Johnny’s jab—this was not the only one, as it was kind of a running gag of his through the years; once, he had a forklift drop a fruitcake on his desk, with predictably calamitous results—was intended to be humorous, of course. But, surely unintentionally, Carson’s repeated lampooning of the fruit-laden foodstuff rippled across the land and is, believe it or not, thought to be responsible for a shift in the nation’s perception of fruitcake. Before Carson began his yearslong campaign against the fruitcake, it was a beloved staple of the American pantry. Afterward, it became a national joke. A lengthy blog post (more than thirteen hundred words) on this very subject can even be found on the Collin Street Bakery’s website

Still, contrary to what you may think, and despite the Carson crack, the Collin Street Bakery, which came into being when August Weidmann, a German immigrant who opened his Corsicana bakeshop with an old-country fruitcake recipe in hand in 1896, just one year after Lyman T. Davis began ladling out his chili, sells a whole lot of fruitcake. In fact, according to Hayden Crawford, a partner at Collin Street, the bakery sells some 1.5 million fruitcakes across an astonishing 196 countries annually. And about 900,000 of those million and a half fruitcakes go to households right here in Texas. Collin Street counts among its enormous clientele Monaco’s Princess Caroline, television game-show icon Vanna White, Refugio-born-and-Alvin-raised baseball Hall of Famer Nolan Ryan, and Klein native Lyle Lovett, among other notable names.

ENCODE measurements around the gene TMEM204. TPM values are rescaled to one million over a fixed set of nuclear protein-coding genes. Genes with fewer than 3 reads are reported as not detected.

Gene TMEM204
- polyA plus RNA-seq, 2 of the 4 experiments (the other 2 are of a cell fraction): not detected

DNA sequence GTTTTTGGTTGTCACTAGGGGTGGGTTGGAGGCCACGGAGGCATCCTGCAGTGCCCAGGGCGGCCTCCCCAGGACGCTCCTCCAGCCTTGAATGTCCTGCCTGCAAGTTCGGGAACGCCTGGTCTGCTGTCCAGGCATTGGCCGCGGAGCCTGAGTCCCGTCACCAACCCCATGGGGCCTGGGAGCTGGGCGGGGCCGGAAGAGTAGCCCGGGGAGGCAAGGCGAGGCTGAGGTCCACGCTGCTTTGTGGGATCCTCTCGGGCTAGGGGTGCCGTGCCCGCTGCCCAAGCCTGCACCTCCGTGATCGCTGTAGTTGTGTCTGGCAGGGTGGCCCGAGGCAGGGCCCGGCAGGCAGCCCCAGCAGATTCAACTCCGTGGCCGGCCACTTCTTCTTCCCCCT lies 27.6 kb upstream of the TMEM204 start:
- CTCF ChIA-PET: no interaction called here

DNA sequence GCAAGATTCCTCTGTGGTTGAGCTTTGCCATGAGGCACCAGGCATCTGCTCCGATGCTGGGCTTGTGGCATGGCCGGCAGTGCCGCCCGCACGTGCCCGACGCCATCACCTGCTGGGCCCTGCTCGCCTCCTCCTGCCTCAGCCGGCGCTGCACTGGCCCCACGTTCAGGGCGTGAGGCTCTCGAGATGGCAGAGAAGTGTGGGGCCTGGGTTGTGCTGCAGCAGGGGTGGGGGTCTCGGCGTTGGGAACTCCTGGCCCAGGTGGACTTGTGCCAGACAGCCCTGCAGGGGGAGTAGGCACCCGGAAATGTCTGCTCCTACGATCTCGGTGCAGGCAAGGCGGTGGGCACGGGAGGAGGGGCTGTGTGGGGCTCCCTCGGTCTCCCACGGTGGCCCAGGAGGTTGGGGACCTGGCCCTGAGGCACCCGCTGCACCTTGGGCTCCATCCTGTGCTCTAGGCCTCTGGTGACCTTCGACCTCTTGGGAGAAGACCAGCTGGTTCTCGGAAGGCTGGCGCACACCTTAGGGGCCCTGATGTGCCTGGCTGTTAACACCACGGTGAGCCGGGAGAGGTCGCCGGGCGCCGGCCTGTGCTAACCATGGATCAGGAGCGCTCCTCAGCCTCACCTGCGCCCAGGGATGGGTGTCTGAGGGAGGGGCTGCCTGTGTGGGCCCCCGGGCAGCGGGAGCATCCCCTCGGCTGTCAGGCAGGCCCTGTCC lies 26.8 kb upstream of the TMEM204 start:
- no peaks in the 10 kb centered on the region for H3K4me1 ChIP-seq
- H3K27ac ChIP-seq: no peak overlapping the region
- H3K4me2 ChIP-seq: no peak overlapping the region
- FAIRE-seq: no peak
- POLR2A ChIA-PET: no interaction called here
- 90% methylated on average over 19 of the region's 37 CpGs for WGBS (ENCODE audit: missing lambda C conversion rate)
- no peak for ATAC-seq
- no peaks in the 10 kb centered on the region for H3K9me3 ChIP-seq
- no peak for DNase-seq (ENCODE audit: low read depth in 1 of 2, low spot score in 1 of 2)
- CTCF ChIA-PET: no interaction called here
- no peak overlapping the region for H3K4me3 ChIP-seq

So, it would appear that there is, in fact, more than just one fruitcake in the world, and at least some Texans—apparently hundreds of thousands of them—who enjoy them quite a bit. The Texanist himself is rather partial to Collin Street’s popular DeLuxe model, particularly after he’s “doctored” it up with generous amounts of bourbon, rum, or brandy. The boozy enhancement serves to moisten the cake and, not incidentally, slightly lubricate the Texanist, too. The Texanist—hic!—highly recommends it.

But what else does Corsicana have to brag about, other than the more-estimable-than-you-have-suggested canned chili and fruitcakes? Well, how about being home to the state’s very first commercially viable oilfield, which was accidentally discovered in 1894, a good seven years before Beaumont’s more celebrated Spindletop gusher came in? Or how about Navarro College’s lauded cheer program, which was the focus of last year’s blockbuster Netflix docuseries, Cheer? Or what about that insanely whacky embezzlement that occurred at the Collin Street Bakery and was so entertainingly reported on by the Texanist’s old friend and esteemed colleague Katy Vine in these very pages back in 2016? Or what about the fact that Corsicana is, by the Texanist’s estimation, home to a disproportionate number of notable Texans for a town its size. Take, for instance, this small sampling: country music legend Lefty Frizzell, honky-tonk hero Billy Joe Shaver, jazz saxophone great David “Fathead” Newman, comely star of the silent screen Mary Brian, and late Texas governor Beauford Jester, for whom one of the world’s largest residential dormitories, located on the southern end of UT-Austin’s campus, was named. The list goes on and on.

The Texanist could go on too, but he won’t. Instead, he’ll just answer the question at hand as plainly and simply as he can. Can you be proud to claim Corsicana as your hometown? Let the Texanist just put it this way: of course-you-cana!

Have a question for the Texanist? He’s always available here. Be sure to tell him where you’re from.